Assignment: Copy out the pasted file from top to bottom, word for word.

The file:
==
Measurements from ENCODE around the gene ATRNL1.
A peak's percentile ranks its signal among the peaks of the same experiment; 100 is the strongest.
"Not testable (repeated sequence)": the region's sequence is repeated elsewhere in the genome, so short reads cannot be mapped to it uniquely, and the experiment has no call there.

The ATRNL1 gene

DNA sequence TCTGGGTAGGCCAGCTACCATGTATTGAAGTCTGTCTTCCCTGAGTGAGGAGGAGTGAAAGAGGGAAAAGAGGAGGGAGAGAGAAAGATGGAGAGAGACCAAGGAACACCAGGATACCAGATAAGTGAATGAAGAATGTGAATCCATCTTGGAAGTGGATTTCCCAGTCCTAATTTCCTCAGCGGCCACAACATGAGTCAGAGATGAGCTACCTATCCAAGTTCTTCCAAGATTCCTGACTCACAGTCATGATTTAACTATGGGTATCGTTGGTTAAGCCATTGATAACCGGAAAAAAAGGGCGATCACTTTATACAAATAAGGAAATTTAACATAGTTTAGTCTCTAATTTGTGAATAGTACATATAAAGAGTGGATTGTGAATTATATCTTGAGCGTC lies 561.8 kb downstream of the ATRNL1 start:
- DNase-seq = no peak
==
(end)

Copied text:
Measurements from ENCODE around the gene ATRNL1.
A peak's percentile ranks its signal among the peaks of the same experiment; 100 is the strongest.
"Not testable (repeated sequence)": the region's sequence is repeated elsewhere in the genome, so short reads cannot be mapped to it uniquely, and the experiment has no call there.

The ATRNL1 gene

DNA sequence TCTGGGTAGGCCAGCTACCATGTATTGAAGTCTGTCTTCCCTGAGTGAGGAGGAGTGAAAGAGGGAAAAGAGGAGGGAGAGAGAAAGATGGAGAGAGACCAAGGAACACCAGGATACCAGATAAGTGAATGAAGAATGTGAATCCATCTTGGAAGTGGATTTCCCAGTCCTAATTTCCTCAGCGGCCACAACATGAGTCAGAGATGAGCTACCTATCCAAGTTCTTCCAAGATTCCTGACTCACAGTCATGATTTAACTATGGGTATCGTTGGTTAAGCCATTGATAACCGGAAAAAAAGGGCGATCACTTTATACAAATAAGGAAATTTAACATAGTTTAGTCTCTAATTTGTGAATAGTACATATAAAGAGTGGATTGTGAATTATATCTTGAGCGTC lies 561.8 kb downstream of the ATRNL1 start:
- DNase-seq = no peak